“The presentations impressed upon me how much witchcraft and how little science has gone into the study of cryoprotectant agents (CPAs). This might be understandable in light of the fact that most cryobiologists are, in fact, biologists. I suspect that a great deal could be accomplished by a thorough study of the physics of the chemistry of CPAs.”

Such an observation could equally apply to the study of neuroprotectants in cerebral ischemia. There has been a growing literature investigating the potential of numerous molecules for the treatment of stroke and cardiac arrest. Although some approaches have been more successful than others, systematic reviews of the chemical and physical characteristics of effective drugs are lacking and discussion of the topic is  often confined to isolated remarks.

A number of examples:

“It is not surprising that all the agents which are effective in shock carry a negative charge. This applies both to heparin, which possesses a very strong negative charge, and to hypertonic glucose solution. The same may be said about a substance now in wide use – dextran – which has small, negatively charged molecules, and also about the glucocorticoids 21, 17, and 11, which also have a negative charge.” – Professor Laborit in: Acute problems in resuscitation and hypothermia; proceedings of a symposium on the application of deep hypothermia in terminal states, September 15-19, 1964. Edited by V. A. Negovskii.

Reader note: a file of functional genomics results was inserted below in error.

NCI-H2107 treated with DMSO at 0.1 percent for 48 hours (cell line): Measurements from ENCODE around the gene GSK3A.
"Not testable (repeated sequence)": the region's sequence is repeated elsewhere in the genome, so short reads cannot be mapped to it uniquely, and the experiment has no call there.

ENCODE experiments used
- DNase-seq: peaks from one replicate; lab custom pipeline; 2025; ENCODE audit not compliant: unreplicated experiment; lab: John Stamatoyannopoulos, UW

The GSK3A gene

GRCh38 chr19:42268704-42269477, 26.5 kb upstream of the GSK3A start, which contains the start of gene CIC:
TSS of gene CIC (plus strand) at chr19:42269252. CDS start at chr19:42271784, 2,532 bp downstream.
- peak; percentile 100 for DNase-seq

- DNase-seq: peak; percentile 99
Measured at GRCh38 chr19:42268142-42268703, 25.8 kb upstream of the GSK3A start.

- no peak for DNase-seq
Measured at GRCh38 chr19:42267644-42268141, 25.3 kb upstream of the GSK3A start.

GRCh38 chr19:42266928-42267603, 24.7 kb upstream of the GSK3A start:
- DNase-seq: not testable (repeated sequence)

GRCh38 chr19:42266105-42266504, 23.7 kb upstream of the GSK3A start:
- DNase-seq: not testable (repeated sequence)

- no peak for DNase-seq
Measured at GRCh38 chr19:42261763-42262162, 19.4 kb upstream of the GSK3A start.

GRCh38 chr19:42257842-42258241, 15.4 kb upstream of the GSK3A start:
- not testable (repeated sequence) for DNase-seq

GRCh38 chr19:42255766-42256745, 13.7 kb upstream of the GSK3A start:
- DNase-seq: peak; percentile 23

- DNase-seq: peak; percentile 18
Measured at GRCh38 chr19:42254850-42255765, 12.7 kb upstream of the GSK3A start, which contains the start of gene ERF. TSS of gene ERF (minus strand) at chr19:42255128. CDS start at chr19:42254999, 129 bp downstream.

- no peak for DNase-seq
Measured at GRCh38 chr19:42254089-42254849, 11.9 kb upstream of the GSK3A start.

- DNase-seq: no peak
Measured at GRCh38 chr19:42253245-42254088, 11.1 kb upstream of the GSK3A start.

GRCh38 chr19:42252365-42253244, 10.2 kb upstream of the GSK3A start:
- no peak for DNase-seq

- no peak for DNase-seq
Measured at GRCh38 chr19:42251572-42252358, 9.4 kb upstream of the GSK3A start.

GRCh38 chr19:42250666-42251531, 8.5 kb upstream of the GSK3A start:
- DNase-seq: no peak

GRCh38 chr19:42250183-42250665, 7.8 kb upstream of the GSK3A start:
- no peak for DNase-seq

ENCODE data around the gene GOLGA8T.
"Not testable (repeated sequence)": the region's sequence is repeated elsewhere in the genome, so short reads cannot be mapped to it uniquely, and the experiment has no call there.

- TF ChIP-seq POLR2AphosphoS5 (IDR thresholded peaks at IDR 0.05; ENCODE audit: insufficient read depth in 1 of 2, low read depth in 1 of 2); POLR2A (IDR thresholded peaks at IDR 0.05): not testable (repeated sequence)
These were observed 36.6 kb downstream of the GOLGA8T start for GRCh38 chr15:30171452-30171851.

“We report that estrogen and estrogen derivatives within the hydroxyl group in the C3 position on the A ring of the steroid molecule can also act as powerful neuroprotectants in an estrogen-receptor-independent short term manner because of to their antioxidative capacity.” Christian Behl et al. Neuroprotection against Oxidative Stress by Estrogens: Structure-Activity Relationship. Molecular Pharmacology 51:535-541 (1997).

“Minocycline’s direct radical scavenging property is consistent with its chemical structure, which includes a multiply substituted phenol ring similar to alpha-tocopherol (Vitamin E)” – Kraus RL et al. Antioxidant properties of minocycline: neuroprotection in an oxidative stress assay and direct radical-scavenging activity. Journal of Neurochemistry. 2005 Aug;94(3):819-27.

“It is notable, however, that NAD+ and minocycline share a carboxamide and aromatic ring structure. A common structural feature of competitive PARP inhibitors is a carboxamide group attached to an aromatic ring or the carbamoyl group built in a polyaromatic heterocyclic skeleton. This structure is also present in each of the tetracycline derivatives with demonstrated PARP-1 inhibitory activity. Alano CC et al. Minocycline inhibits poly(ADP-ribose) polymerase-1 at nanomolar concentrations. Proceedings of the National Academy of Sciences of the United States of America. 2006 Jun 20;103(25):9685-90.

Systematic study of structure-activity relationship of neuroprotectants would not only contribute towards the development of a general theory of neuroprotection in cerebral ischemia, it would also contribute to the design of multi-functional neuroprotectants. Although it is now increasingly accepted that combination therapy offers more potential for successful treatment of stroke and cardiac arrest than mono-agents, parallel or sequential administration of multiple drugs present non-trivial challenges in research design and clinical application. Such problems may be better addressed by designing molecules with different mechanisms of action in the same structure, an approach that is currently recognized and investigated by forward-looking biomedical researchers.